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Building with PGS

Building with PGS

Jul 31 2018, 4:47 PM PST 10 min

The PGS physics solver is very stable, but there are a few considerations you must take into account if you have been used to making mechanisms with the legacy physics solver.

Overconstraint

Overconstraint is a situation you will likely face when building with PGS. To understand overconstraint though, we must first know how the two physics solvers handle non-rigid joints. With the legacy physics solver non-rigid joints, such as hinges and motors, had a lot of flexibility. If a hinge was pushed hard enough, it would actually bend while still allowing for rotation. Consider the following example:

Overconstraint1.png

The black part is connected to the red part via a hinge. The red part is anchored in place so it won’t move. At the other end of the black part is a very large part which is welded to the top of the black part. If we run this game:

Overconstraint2.png

The large part at the end is very heavy, which applies a lot of force down at the end of the black part. The hinge isn’t strong enough to hold this up, so it bends. If we run this same game with PGS enabled, the assembly won’t bend, as the hinge is completely rigid (except for the axis of rotation that it allows).

Now that we see how hinges behave with both solvers, we can now look at what an overconstrained system is. In this next example, we have a sphere connected to a part via a hinge. There is another part attached to the first part which overlaps with the sphere.

Overconstraint3.png

In this situation there are two forces that will fight each other. First, the sphere and overlapping block will be pushed apart because Roblox does not allow for two solid objects to share the same space. At the same time, the hinge will attempt to keep the sphere in place. Lets see what happens to this system with the legacy solver:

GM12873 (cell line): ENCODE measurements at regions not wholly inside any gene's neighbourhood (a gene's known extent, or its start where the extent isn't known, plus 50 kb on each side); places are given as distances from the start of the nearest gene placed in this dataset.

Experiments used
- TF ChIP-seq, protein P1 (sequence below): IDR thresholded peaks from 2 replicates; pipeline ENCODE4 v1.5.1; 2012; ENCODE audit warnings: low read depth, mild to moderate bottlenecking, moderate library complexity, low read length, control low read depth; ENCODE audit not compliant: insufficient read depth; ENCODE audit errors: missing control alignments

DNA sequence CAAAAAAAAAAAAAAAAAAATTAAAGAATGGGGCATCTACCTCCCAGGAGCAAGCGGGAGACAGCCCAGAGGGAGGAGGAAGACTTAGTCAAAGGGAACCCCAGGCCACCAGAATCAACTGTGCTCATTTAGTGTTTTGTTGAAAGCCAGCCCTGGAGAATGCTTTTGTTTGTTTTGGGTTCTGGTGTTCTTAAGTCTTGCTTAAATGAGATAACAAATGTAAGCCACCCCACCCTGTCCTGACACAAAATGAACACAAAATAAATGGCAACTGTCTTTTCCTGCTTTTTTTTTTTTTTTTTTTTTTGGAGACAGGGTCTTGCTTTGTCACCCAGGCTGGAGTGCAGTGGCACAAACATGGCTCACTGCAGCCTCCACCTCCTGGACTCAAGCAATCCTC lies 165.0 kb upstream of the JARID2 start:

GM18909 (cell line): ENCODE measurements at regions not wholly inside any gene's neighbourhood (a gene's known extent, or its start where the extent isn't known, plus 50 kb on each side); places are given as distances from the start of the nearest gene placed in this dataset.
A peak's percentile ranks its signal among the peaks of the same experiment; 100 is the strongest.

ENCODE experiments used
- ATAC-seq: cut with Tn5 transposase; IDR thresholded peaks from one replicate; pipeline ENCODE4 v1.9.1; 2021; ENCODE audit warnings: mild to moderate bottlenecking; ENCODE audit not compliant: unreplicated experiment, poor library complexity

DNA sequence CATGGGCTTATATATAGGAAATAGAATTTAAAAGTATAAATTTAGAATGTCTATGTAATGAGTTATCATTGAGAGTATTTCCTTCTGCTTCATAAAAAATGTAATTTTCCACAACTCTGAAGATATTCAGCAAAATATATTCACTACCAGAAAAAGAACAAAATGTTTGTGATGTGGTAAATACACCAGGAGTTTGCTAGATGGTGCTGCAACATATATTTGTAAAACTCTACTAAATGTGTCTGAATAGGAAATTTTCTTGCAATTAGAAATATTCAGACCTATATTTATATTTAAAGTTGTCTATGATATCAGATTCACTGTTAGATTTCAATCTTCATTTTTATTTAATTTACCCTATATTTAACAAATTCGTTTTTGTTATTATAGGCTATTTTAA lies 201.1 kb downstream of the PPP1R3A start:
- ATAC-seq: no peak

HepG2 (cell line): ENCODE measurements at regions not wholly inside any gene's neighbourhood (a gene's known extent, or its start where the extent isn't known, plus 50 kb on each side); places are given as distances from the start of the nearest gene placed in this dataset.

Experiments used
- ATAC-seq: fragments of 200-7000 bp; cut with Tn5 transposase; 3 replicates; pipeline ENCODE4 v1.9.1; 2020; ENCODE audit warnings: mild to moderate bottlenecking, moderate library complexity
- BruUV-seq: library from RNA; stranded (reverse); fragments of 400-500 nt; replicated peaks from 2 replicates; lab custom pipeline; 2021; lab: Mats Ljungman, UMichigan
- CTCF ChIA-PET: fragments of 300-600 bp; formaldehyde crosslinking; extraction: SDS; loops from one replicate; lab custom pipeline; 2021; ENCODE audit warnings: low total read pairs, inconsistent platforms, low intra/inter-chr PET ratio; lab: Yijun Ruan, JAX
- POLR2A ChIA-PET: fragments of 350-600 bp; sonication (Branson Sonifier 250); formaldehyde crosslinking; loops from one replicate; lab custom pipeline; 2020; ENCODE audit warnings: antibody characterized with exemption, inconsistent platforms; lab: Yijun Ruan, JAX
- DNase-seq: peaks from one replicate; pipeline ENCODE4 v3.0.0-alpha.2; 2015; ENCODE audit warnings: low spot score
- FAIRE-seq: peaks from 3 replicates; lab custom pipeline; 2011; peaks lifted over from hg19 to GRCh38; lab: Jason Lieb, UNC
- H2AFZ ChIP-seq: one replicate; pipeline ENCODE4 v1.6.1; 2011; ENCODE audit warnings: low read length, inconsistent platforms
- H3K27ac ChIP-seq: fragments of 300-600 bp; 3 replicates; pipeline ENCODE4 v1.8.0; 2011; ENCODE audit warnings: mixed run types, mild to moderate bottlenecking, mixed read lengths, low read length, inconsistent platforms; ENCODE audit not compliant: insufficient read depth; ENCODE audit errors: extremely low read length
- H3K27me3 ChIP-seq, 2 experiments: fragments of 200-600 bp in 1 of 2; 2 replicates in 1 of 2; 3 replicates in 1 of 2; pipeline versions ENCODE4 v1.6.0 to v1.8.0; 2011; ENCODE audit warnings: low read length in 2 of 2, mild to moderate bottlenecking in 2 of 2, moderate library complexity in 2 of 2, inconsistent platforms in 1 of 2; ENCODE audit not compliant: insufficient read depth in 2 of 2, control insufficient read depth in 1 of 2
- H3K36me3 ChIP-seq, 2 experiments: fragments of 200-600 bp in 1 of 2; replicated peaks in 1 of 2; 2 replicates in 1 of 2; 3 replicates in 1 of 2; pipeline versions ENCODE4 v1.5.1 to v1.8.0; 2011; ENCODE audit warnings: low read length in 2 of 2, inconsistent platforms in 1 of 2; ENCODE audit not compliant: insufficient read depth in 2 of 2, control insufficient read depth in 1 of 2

Overconstraint4.png

The parts are pushed apart and the hinge bends to compensate. Now let’s see what happens with PGS:

Overconstraint5.gif

The mechanism isn’t sure what to do. It is facing a paradox, the parts cannot overlap, but the sphere also can’t move because PGS hinges don’t have any give. This causes the mechanism to bounce around, constantly under the influence of two conflicting forces.

How to tell if you have an over-constrained system

Overconstraint occurs when two parts are forced to overlap which fights a non-rigid joint. This can sometimes be subtle and hard to see, but fortunately there are settings in Studio you can use to visualize these problems. In File > Settings under ‘‘Physics’’, enable PhysicsSettings/AreContactPointsShown|AreContactPointsShown. Now, when you run your game, you will see small golden spheres wherever two parts that aren’t rigidly connected touch. In the above example, we can see contact points both where the assembly touches the ground while it bounces around, but also between the sphere and the part that it is intersecting.

Overconstraint6.png

Let’s look at another example. This very simple car works with the classic physics solver (note that the torque and turn speed of the vehicle seat are higher than the defaults). Yet it does not drive with PGS enabled.

Overconstraint7.png

Let’s turn on the contact points and hit Run. Notice how there are contacts between each of the wheels and the body of the car.